Dessau Diamond Tools - Carbide Knives and Blades

A number of factors enter into the performance of a diamond wheel dresser. Each is important, but particularly with single and multiple point tools, there's nothing more important than the diamond itself. They are the hardest naturally occurring substance. While diamonds consist of pure carbon, their shape and quality can vary enormously, and each variant has it's own effect on tool performance and economy.
Quality: Among naturally formed diamonds, all but the most expensive, gem quality stones will have flaws. These can be evidenced as slight discolorations, which only rarely affect the performance of the diamond, or they can be seen as cracks and fissures. Whether located near the stone's surface or deep in its core, even the slightest cracks can cause poor performance and premature failure.

Shape: Diamonds come in a variety of shapes, and provide from one to six usable points. A usable point is one with sufficient height and sharpness for proper performance that will not fracture during operation. With six such points, the stone can be rotated up to five times, each time exposing a new point.

Stones with a higher number of usable points have a higher initial cost. With proper use and periodic point rotation, however, the higher initial cost is rewarded with longer tool life and eventually greater economy.

Diamond Dressing Tool Stones Normal Size and Tolerance
Carat Decimal Tolerance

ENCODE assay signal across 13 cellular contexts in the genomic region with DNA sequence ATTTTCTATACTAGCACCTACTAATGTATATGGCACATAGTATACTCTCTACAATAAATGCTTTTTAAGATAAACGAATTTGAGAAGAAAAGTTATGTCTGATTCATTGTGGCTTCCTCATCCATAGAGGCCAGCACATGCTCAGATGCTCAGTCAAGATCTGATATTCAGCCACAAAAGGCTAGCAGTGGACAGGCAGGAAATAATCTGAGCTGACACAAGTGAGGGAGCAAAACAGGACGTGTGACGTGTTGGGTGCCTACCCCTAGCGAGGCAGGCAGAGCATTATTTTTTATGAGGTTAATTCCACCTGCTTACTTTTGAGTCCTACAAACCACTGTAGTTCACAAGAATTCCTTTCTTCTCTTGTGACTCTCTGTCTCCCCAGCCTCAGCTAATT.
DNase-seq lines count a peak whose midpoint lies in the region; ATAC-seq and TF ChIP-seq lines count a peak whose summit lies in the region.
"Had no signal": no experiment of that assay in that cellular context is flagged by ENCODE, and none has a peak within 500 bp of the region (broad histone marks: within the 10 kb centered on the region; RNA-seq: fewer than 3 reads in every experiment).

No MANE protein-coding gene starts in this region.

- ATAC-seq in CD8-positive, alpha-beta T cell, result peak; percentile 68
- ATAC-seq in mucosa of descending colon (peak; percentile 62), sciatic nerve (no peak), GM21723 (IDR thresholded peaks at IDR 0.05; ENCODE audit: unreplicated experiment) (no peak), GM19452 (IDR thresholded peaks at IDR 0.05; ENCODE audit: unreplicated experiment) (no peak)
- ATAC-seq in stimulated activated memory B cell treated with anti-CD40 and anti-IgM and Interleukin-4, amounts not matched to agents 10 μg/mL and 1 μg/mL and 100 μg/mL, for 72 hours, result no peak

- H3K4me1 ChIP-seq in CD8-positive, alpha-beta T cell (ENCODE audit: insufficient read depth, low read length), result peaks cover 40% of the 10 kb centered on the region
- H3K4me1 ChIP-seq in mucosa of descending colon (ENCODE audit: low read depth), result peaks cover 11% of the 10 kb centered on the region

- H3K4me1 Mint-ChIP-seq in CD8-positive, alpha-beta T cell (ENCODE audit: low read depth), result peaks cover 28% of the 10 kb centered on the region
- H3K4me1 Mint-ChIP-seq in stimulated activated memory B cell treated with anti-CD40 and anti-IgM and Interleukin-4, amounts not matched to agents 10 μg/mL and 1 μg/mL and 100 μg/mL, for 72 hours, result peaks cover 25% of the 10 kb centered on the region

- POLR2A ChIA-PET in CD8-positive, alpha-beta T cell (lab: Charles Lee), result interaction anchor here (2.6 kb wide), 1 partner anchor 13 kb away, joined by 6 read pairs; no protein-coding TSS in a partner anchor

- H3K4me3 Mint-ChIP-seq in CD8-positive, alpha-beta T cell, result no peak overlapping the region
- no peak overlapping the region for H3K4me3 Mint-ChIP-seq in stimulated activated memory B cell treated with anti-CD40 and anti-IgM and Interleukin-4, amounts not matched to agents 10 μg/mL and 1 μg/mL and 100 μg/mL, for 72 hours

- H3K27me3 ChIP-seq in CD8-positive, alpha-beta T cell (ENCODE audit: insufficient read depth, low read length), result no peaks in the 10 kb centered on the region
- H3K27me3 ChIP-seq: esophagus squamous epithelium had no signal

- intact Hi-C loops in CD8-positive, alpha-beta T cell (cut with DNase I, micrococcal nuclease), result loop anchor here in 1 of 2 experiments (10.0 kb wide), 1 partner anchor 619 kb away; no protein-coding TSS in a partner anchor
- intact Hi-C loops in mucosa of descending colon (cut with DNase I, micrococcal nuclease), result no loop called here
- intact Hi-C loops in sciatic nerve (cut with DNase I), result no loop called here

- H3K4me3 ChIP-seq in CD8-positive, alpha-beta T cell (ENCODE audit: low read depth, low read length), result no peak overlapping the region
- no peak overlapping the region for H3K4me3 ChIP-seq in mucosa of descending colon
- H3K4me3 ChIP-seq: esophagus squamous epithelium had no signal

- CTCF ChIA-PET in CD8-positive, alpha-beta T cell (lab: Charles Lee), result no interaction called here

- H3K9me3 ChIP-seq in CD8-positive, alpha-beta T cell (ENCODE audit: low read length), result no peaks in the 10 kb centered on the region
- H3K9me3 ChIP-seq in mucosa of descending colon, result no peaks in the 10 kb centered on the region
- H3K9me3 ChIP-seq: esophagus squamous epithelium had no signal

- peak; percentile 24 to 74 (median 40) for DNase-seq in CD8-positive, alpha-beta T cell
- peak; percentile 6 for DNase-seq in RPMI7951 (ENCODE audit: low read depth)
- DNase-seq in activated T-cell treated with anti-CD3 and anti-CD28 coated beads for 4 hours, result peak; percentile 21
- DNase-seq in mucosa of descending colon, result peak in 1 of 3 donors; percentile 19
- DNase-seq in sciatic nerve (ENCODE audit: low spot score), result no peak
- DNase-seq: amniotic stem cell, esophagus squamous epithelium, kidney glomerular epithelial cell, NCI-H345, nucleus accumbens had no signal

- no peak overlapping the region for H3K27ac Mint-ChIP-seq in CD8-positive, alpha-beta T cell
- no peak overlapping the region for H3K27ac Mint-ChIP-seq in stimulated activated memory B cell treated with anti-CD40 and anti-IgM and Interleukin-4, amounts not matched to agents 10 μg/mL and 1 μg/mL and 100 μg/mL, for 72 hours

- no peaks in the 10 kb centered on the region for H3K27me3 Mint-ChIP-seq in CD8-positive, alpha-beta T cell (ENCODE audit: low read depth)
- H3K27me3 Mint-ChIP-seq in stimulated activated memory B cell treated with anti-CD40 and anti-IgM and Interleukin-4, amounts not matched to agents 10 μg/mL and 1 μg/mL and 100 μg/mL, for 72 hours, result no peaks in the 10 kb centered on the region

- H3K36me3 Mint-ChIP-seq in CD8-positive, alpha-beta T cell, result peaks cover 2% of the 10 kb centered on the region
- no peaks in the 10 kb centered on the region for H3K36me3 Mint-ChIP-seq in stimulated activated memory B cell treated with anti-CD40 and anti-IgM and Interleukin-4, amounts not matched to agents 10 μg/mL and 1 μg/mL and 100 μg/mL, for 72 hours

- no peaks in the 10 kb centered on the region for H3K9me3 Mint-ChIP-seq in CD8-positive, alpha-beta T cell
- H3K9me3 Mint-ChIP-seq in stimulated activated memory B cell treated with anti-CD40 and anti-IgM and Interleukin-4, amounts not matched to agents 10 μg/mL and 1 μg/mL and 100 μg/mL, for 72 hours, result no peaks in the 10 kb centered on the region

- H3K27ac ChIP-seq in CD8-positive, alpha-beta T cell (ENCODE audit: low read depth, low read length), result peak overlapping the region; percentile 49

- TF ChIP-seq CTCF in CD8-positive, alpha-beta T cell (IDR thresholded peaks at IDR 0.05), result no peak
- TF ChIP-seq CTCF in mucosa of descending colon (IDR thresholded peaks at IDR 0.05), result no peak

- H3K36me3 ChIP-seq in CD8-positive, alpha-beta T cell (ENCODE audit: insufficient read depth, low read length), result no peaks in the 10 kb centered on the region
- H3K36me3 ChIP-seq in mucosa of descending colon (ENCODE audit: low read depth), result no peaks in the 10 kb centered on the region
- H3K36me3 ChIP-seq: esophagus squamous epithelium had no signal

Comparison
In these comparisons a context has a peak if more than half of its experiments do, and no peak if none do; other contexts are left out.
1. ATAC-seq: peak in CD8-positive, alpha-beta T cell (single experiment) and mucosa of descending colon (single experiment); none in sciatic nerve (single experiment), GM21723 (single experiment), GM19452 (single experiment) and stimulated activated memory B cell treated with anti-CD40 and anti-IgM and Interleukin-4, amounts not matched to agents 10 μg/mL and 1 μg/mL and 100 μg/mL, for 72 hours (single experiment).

1/5 .20 (.17 ~ .23)
1/4 .25 (.21 ~ .29)
1/3 .33 (.29 ~ .39)
1/2 .50 (.40 ~ .62)
3/4 .75 (.63 ~ .87)
1 1.00 (.88 ~ 1.14)
1 1/4 1.25 (1.15 ~ 1.34)
1 1/2 1.50 (1.35 ~ 1.74)
2 2.00 (1.75 ~ 2.25)
Crystal Dodecahedron Elongated Maacle Octahedron
Crystal Dodecahedron  Elongated  Maacle  Octahedron 
Shape and Quality Classification
Grade Description
#2 Gem Sound, smooth dodecahedrons with no detrimental cracks or flaws
#3 Ultra Sound stones, predominately octahedral, with no major cracks or flaws
#4 Premium Sound, semi-blocky and octahedral stones with smooth, frosted or slightly irregular surfaces, having 3 or more points and no major cracks or flaws
#5 AAA Semi-blocky, octahedron and dodecahedron stones with at least 3 usable points
#5 AA Semi-blocky and irregular shapes with 1 or 2 good points
#5 A Irregular shaped stones with 1 good point
#6 B (Tool room) Possibly resettable stone, rough surface, with 1 good point
#7 TA (Throw away) Disposable non-resettable stone
How to Determine Diamond Size

Wheel Diameter Wheel  Width Recommended Size in Carat Hardness: Although all diamonds are chemically identical, differences in hardness do occur. Stones mined in Africa, for example, tend to be hardest. These are followed closely by stones from Russia, Australia and Brazil. In terms of color, white or yellow diamonds tend to be the hardest.
100 12 0.25
150 12 0.30
175 12 0.50
250 40 0.75
350 30 1.00
400 30 1.25 Size: Larger diamonds are needed for larger wheels. As a rule of thumb, we recommend selecting the largest diamond your budget can afford; and as a minimum, at least a half carat for every inch of wheel face. Other factors influence the selection of a diamond's size.

These include:
Wheel diameter
Rrigidity of the machine or dressing device

Use of coolants
Grain coarseness
Bond hardness
Dressing wheel speeds

Larger stones offer several advantages. First, with more of the stone contacting the wheel, the dressing operation is completed faster. Second, with greater surface area, heat is dissipated more rapidly. Third, larger stones are studier, and can withstand more abusive conditions. And finally, they last longer.
450 50 1.75
600 50 2.00
600 75 2.50
750 75 3.00
750 100 3.50
A diamond should be large enough such that it's surface area is sufficient to give all detrimental heat to its surrounding holder. Any built-up heat may lead to the destruction of the diamond. Diamond size is given in carat (1 carat=0.2g).